Edmund Burke’s Reflections on the Revolution in France

As the American Revolution was winding to an end, Burke would be put in charge of investigating alleged British injustices in India in 1781, and he was a powerful advocate for the Indian people. Burke also came under fire from his own Whig party after he accused the Tories and their Prime Minister, William Pitt the Younger, of Treason against the Crown. These two things put some serious heat on Burke, making him feel as if this was the end of his career. However, such concerns would all be eclipsed by the events occurring in France.

In 1789, France was rioting due to economic issues between the third estate, made up of the commoners, and the first and second estate, made up of the nobility and clergy. These riots would lead the commoners to seek reforms through the National Constituent Assembly, but it didn’t stop there. These riots took on an entirely new radical spirit, a spirit of vengeance and revolution, creating new revolutionaries that were pushing for a universal ideology of brotherhood, equality, and liberty. They wished to go beyond reform and bring down the old established order of Europe that was built on Religion, Aristocracy, and Monarchy. The radical revolutionaries wanted to build a brand-new republican world that was established on reason and liberty. They wanted a world built on what Thomas Paine had called “the Rights of Man” …

Europe looked at the events happening in France and there were both hopes and fears that this revolutionary spirit would spread. There would be famous figures and groups in Britain like Richard Price, the Constitutional Society, and the Revolution Society which supported the ideals of the French Revolutionaries, hoping it would make the jump across the Channel. They connected the French revolution with Britain's Glorious Revolution in 1688. Others, like Edmund Burke, were horrified at what he saw and could find no similarities between the two.

When they heard his speech to the British Parliament addressing the situation, many people were shocked that such a moderate reformer as Burke was so critical of the French Revolution. Burke didn’t stop there though, deciding to put his ideas in writing when he was specifically asked for his opinion on the heated events in France by Charles-Jean-François Depont. What was supposed to be a simple letter became one of the most famous attacks on the French Revolution that took Burke months to design. Burke would publish his Reflections on the Revolution in France in 1790 and it was designed to do two things. First, to defend Britain's traditional social order, and second, to warn the world against the ideas and horrors that would be brought about by the French Revolution.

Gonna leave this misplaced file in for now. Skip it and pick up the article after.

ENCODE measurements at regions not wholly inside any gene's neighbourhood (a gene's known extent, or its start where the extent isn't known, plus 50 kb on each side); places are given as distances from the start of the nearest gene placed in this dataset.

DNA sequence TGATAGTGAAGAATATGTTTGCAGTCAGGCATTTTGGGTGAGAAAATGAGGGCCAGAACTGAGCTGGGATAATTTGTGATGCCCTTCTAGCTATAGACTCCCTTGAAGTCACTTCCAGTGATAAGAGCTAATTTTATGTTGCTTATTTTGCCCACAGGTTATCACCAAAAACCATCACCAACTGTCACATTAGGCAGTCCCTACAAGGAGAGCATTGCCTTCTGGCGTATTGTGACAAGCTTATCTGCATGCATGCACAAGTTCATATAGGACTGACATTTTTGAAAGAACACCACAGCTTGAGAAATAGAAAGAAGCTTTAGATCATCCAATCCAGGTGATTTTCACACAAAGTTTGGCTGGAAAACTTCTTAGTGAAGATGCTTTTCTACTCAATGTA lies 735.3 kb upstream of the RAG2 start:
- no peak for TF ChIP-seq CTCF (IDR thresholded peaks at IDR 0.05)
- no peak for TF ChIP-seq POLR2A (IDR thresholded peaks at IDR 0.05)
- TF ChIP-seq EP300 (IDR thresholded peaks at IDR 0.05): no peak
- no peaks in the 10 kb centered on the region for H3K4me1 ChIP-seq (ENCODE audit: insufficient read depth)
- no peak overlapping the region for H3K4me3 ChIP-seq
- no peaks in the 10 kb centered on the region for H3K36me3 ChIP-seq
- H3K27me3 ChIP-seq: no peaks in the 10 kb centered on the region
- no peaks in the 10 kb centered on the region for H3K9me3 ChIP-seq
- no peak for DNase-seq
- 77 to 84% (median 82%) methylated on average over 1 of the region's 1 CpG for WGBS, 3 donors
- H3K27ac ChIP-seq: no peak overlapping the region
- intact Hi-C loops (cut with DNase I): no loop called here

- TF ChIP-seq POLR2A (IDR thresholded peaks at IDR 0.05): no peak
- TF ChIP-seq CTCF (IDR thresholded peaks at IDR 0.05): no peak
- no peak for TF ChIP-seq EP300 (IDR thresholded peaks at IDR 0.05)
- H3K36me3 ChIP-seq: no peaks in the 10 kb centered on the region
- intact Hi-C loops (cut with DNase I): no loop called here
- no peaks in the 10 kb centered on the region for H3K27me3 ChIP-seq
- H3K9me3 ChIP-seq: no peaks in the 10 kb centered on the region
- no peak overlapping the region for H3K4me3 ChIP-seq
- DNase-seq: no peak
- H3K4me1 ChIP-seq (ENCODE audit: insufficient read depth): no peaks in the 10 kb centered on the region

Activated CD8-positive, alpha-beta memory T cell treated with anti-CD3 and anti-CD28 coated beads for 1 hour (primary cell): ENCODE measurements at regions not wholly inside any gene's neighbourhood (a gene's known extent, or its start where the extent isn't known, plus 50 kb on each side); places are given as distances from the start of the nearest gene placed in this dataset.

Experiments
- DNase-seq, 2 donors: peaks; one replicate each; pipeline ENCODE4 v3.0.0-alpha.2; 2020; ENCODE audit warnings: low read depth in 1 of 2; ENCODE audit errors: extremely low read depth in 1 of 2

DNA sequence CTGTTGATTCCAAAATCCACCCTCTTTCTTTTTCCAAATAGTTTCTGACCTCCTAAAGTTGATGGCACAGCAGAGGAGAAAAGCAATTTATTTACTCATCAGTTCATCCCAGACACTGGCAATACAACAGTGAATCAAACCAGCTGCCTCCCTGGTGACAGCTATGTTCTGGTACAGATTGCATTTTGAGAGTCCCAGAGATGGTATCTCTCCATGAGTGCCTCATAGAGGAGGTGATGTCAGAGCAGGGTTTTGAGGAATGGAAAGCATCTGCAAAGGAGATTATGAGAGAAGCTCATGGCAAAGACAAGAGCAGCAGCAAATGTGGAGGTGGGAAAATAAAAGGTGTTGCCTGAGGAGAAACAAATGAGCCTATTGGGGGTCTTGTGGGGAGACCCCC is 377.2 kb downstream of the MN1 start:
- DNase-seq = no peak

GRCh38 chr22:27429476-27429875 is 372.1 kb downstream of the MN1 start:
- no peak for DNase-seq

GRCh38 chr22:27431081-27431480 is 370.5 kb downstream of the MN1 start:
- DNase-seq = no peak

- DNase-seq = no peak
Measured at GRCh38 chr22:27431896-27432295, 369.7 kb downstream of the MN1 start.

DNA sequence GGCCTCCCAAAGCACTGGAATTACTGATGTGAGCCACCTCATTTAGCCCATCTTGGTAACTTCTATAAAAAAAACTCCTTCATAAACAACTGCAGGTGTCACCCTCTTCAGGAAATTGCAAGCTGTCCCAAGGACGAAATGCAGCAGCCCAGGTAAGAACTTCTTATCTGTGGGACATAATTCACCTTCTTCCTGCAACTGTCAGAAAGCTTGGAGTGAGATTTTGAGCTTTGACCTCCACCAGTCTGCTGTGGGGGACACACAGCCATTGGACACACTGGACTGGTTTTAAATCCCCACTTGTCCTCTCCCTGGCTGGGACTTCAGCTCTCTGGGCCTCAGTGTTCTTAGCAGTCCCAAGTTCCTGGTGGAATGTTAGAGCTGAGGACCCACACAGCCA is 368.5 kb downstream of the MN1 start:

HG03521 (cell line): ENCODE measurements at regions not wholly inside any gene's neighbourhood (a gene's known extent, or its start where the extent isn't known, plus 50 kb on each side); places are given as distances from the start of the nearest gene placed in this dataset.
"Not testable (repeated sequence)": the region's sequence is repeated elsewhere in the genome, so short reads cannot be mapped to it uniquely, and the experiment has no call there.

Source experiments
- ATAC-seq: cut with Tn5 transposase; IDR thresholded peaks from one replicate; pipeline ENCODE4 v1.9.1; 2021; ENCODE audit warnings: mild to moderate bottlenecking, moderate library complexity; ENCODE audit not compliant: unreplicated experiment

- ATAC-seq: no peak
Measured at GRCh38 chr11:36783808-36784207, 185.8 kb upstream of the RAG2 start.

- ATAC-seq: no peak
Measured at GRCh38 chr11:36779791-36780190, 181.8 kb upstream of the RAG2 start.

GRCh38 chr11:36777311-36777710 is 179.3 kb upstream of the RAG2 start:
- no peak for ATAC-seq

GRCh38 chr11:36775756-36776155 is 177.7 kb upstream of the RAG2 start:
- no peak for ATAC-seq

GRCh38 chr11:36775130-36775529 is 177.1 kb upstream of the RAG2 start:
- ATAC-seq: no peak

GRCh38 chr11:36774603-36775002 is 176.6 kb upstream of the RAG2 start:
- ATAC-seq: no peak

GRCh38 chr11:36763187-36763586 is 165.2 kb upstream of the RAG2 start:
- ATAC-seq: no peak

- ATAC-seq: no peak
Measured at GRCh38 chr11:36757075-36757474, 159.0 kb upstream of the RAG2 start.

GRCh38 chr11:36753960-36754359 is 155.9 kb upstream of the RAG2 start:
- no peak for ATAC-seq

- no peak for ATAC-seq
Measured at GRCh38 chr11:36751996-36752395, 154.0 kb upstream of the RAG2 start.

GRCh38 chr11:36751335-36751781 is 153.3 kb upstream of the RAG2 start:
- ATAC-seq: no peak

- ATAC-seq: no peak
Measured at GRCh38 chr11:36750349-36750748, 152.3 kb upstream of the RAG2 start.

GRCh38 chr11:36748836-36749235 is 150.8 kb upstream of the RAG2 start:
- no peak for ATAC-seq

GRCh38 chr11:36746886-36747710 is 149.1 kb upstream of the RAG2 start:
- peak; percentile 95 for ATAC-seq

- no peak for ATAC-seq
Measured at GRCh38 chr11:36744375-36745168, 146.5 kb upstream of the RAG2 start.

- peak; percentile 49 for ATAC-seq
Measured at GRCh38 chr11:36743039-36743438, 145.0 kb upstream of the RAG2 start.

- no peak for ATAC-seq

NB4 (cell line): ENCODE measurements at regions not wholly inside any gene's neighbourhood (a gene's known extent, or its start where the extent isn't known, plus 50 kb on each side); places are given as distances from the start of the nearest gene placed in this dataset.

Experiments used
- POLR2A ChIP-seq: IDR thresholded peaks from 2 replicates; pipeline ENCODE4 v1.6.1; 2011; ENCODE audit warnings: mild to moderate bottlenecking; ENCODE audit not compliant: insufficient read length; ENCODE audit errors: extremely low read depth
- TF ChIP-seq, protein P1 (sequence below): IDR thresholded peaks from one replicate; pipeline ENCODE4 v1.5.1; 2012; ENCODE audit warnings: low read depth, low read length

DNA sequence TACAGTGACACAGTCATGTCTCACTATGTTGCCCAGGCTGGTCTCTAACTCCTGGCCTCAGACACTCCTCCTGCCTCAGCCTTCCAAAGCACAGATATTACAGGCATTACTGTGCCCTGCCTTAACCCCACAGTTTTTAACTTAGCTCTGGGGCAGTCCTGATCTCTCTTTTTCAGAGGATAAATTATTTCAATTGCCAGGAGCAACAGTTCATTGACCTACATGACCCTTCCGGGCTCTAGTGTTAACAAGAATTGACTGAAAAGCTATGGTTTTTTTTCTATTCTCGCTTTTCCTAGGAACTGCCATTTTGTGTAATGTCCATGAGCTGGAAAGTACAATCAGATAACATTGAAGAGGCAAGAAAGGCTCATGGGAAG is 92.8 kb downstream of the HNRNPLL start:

Before we can look at these two parts, we have to go back to Burke’s world view. Remember that Burke highly valued tradition. For Burke, tradition is an ever-improving collection of historical wisdom that has been built through the generations and creates a certain continuity. This continuity was sort of a social contract, real rather than made up in thought, as with Locke, Hobbes, and Rousseau. The social order was a contract with our forebears and our descendants, not just an inheritance but a prospectus. This intergenerational obligation gave society stability while guiding its slow positive change. Burke believed that we should put our trust in our own countries' traditional social order because it particularly worked best for us and that is why we should not trust unproven scientific or abstract theories that drastically change it.

Burke States “By the disposition of a stupendous wisdom, moulding together the great mysterious incorporation of the human race, the whole, at one time, is never old, or middle-aged, or young; but, in a condition of unchangeable constancy, moves on through the varied tenor of perpetual decay, fall, renovation, and progression. Thus, by preserving the method of nature in the conduct of the state, in what we improve, we are never wholly new; in what we retain, we are never wholly obsolete. By adhering in this manner and on those principles to our forefathers, we are guided not by the superstition of antiquarians, but by the spirit of philosophic analogy.”

This brings us to the first part of Burke’s reflections, the defense and praise of Britain and its aristocratic social order. Burke states that Britain has developed its own stable social order through its own history that the British should put their faith in. This does not mean that they should accept everything about it but should have gratitude toward it. He shows that anytime the British people have drastically swayed away from their own historical continuity, it has brought death and destruction until things were set right. Burke also says that one country's social order won’t necessarily work for another due to the fact that the other country hasn’t developed the same history, beliefs, and manners as the first. Each country has something to admire and different to bring to the world.